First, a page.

Well, he was half right – a massive front blew through the area, with high winds and torrential rain, but the storm was so intense that huge puddles formed around the course and led to second-round play being halted for more than three hours.
So instead of enduring a test of survival and patience, Willett took advantage of the easier conditions with four birdies in his first 10 holes to surge to the top of the leaderboard. He made two late bogeys but got up-and-down from just short of 18 green for a final birdie to post a 3-under 69 and reach 9-under 135.
“I think we’re pretty fortunate we didn’t have to play in the rain,” Willett said. “That didn’t stop the fact that it was 20, 25 mile-an-hour winds, and we were just kind of hoping it hasn’t blown itself through. We’re hoping it stays to give it a relatively fair test.”
The 27-year-old Englishman is still relatively unknown in the States.
After dropping out of college in England after only a month, he spent two years at Jacksonville (Ala.) State. The structure of college golf – mandated workouts, team practices, training, qualifying, study hall – helped Willett’s development, and he was ready to flourish upon returning home.
“I went out there at 17, quite young, a little bit messy, kind of do everything your way, and then came back two years later, bigger, stronger, a little bit more disciplined in everything I did, and that kind of set up the amateur career that I had for the next year and a half after that,” he said.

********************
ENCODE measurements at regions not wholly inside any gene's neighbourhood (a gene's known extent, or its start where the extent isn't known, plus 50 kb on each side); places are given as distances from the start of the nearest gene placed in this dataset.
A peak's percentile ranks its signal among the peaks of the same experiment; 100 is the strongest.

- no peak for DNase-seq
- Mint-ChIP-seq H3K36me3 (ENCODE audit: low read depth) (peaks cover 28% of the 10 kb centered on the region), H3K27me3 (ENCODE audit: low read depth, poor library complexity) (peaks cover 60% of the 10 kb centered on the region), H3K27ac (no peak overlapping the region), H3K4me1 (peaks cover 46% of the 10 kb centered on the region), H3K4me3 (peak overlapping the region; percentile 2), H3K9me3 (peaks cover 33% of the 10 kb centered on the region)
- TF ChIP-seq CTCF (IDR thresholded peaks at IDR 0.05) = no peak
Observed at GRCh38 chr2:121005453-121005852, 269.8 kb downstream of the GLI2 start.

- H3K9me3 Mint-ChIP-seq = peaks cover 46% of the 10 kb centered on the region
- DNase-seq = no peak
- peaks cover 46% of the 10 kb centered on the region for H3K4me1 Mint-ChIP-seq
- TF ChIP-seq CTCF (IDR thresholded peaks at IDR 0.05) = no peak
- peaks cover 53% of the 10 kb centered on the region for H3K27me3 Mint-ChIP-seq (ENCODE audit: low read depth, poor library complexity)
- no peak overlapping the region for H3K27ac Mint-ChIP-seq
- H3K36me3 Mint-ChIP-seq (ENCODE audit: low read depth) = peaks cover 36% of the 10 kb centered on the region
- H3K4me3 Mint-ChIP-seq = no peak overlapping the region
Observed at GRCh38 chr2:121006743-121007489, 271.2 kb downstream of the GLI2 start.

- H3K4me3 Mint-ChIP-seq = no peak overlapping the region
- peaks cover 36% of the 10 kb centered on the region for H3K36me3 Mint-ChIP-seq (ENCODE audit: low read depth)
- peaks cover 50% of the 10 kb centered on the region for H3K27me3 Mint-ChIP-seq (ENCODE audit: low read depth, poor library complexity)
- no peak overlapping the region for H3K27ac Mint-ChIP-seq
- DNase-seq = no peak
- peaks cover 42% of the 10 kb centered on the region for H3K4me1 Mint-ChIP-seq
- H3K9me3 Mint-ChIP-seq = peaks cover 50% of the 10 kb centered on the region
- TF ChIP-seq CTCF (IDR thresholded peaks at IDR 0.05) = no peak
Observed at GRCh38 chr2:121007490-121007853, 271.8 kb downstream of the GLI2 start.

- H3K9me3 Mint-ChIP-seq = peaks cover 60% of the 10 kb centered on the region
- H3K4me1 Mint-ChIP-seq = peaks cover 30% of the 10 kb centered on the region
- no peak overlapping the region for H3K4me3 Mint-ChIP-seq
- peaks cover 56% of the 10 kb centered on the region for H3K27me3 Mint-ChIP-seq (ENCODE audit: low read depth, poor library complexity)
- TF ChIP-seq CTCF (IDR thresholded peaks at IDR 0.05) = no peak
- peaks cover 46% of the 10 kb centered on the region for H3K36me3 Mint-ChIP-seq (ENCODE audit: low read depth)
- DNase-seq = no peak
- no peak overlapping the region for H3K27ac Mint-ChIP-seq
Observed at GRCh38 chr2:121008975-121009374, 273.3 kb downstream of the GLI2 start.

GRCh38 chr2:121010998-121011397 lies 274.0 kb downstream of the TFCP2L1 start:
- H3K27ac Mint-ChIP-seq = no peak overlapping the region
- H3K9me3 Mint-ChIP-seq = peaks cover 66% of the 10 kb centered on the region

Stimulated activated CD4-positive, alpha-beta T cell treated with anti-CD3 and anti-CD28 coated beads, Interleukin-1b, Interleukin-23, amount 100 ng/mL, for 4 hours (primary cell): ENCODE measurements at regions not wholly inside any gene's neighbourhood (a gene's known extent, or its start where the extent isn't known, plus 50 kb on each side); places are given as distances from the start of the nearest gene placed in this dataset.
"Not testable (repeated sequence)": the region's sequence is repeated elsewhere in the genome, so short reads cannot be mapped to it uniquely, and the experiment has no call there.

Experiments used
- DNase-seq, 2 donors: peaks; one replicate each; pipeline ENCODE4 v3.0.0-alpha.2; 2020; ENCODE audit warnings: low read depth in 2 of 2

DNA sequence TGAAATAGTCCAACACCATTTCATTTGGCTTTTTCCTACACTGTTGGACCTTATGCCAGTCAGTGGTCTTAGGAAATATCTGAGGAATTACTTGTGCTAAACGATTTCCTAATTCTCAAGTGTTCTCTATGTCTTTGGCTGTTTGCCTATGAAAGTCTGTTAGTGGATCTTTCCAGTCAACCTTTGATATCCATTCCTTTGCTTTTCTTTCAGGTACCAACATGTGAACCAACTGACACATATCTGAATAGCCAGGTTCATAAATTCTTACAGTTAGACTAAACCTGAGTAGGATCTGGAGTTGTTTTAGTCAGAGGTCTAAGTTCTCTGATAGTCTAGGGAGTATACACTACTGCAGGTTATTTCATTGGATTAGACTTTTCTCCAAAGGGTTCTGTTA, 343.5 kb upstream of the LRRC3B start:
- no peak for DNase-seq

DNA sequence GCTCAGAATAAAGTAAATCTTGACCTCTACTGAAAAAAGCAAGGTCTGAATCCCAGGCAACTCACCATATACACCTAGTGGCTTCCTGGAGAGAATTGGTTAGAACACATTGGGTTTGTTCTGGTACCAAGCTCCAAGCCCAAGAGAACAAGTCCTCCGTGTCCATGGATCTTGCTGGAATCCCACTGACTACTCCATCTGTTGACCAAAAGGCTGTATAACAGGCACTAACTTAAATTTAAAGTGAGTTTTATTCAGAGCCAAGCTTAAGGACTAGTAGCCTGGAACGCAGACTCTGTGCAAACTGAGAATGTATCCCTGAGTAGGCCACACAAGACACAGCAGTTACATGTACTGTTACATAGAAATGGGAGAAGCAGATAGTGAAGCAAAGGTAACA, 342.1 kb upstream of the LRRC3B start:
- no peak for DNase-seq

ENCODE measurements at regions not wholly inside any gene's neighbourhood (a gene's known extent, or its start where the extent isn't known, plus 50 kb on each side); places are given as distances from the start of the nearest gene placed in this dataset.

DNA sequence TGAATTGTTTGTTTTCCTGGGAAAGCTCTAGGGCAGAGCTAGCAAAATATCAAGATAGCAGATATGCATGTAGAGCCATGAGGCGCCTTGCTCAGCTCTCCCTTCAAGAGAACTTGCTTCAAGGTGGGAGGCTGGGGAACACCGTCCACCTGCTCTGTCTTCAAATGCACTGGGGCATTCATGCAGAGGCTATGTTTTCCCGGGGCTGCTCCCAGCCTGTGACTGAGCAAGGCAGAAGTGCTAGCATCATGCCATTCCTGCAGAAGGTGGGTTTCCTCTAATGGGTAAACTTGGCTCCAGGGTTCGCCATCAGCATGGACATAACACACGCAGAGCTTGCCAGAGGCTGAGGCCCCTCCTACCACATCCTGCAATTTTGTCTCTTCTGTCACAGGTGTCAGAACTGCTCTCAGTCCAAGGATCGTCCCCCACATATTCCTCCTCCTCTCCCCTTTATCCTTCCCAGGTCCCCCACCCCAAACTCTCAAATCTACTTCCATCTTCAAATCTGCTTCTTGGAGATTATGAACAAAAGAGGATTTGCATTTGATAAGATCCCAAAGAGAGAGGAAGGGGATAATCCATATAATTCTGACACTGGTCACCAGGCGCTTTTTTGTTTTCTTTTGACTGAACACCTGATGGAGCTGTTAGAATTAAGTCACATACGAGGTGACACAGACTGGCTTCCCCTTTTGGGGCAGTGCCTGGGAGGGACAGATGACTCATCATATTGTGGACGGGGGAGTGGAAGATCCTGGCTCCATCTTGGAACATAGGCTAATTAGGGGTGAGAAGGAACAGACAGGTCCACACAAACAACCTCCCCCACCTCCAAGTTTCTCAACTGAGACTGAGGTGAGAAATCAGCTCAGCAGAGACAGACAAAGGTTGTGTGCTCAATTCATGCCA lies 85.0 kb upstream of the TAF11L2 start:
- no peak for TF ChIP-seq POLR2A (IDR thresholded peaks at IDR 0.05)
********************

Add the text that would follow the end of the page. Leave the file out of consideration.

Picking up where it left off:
Willett won the English Amateur in 2007, a title that helped land him a spot on the GB&I Walker Cup team. The following year, he ascended to No. 1 in the World Amateur Ranking.
Success has been slow on the European Tour, but he won the BMW International Open in 2012 and then captured another title in South Africa late last yaer. Two months ago, he reached the semifinals of the WGC-Match Play at Harding Park. With a victory this week, he could vault inside the top 15 in the world.
“I think it’s a childhood dream, and looking up there (at the leaderboard) it’s still a little bit surreal,” Willett said, “but it’s something I’m going to have to get used to, otherwise there's no point in being up there.”
Seems his mother needs to get used to it, too.
Elizabeth Willett tapped out a message for her son following his two rounds here.
“Well done,” she wrote, “you’ve made the cut.”
And now he has the potential to do a whole lot more than that.